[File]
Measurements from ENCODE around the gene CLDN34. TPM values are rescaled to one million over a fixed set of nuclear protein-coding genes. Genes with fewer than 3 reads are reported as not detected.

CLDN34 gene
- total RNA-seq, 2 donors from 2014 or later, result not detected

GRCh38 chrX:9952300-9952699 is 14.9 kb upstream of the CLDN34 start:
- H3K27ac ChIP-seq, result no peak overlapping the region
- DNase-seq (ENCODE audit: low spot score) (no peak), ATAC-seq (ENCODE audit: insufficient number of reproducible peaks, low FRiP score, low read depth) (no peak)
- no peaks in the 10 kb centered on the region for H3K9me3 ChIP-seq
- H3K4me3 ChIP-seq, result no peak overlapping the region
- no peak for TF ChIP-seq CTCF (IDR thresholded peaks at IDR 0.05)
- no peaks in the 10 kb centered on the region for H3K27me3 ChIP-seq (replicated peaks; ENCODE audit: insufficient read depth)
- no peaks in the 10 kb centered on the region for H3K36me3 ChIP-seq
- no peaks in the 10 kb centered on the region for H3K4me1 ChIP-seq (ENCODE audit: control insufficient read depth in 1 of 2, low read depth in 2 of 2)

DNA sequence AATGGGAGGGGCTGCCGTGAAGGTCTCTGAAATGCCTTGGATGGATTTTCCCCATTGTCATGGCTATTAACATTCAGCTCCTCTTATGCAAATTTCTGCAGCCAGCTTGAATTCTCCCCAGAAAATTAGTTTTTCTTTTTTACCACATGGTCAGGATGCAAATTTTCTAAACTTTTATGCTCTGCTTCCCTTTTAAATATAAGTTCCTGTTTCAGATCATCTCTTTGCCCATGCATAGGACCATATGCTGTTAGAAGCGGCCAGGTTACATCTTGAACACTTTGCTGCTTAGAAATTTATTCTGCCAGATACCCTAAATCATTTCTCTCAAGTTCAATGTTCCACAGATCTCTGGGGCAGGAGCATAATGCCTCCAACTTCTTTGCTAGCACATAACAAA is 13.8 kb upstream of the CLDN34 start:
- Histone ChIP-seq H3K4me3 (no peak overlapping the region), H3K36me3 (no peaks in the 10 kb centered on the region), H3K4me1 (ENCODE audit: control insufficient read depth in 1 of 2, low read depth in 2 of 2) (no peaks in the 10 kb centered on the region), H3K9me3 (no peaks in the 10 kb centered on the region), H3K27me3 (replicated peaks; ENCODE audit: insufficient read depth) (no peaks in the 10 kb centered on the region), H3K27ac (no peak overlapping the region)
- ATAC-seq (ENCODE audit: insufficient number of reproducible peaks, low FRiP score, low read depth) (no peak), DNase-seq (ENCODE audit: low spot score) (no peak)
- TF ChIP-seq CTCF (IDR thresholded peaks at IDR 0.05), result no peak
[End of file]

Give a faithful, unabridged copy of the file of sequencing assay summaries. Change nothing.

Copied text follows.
Measurements from ENCODE around the gene CLDN34. TPM values are rescaled to one million over a fixed set of nuclear protein-coding genes. Genes with fewer than 3 reads are reported as not detected.

CLDN34 gene
- total RNA-seq, 2 donors from 2014 or later, result not detected

GRCh38 chrX:9952300-9952699 is 14.9 kb upstream of the CLDN34 start:
- H3K27ac ChIP-seq, result no peak overlapping the region
- DNase-seq (ENCODE audit: low spot score) (no peak), ATAC-seq (ENCODE audit: insufficient number of reproducible peaks, low FRiP score, low read depth) (no peak)
- no peaks in the 10 kb centered on the region for H3K9me3 ChIP-seq
- H3K4me3 ChIP-seq, result no peak overlapping the region
- no peak for TF ChIP-seq CTCF (IDR thresholded peaks at IDR 0.05)
- no peaks in the 10 kb centered on the region for H3K27me3 ChIP-seq (replicated peaks; ENCODE audit: insufficient read depth)
- no peaks in the 10 kb centered on the region for H3K36me3 ChIP-seq
- no peaks in the 10 kb centered on the region for H3K4me1 ChIP-seq (ENCODE audit: control insufficient read depth in 1 of 2, low read depth in 2 of 2)

DNA sequence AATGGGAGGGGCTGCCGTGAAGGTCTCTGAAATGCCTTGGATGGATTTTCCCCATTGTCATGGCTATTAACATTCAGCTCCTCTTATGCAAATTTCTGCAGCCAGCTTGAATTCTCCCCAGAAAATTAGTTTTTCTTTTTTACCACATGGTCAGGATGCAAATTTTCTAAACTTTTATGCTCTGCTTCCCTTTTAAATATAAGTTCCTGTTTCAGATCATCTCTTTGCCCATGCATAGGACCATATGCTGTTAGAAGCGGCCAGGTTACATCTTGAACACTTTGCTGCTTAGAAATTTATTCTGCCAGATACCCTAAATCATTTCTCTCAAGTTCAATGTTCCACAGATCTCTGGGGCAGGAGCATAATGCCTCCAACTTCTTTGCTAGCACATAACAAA is 13.8 kb upstream of the CLDN34 start:
- Histone ChIP-seq H3K4me3 (no peak overlapping the region), H3K36me3 (no peaks in the 10 kb centered on the region), H3K4me1 (ENCODE audit: control insufficient read depth in 1 of 2, low read depth in 2 of 2) (no peaks in the 10 kb centered on the region), H3K9me3 (no peaks in the 10 kb centered on the region), H3K27me3 (replicated peaks; ENCODE audit: insufficient read depth) (no peaks in the 10 kb centered on the region), H3K27ac (no peak overlapping the region)
- ATAC-seq (ENCODE audit: insufficient number of reproducible peaks, low FRiP score, low read depth) (no peak), DNase-seq (ENCODE audit: low spot score) (no peak)
- TF ChIP-seq CTCF (IDR thresholded peaks at IDR 0.05), result no peak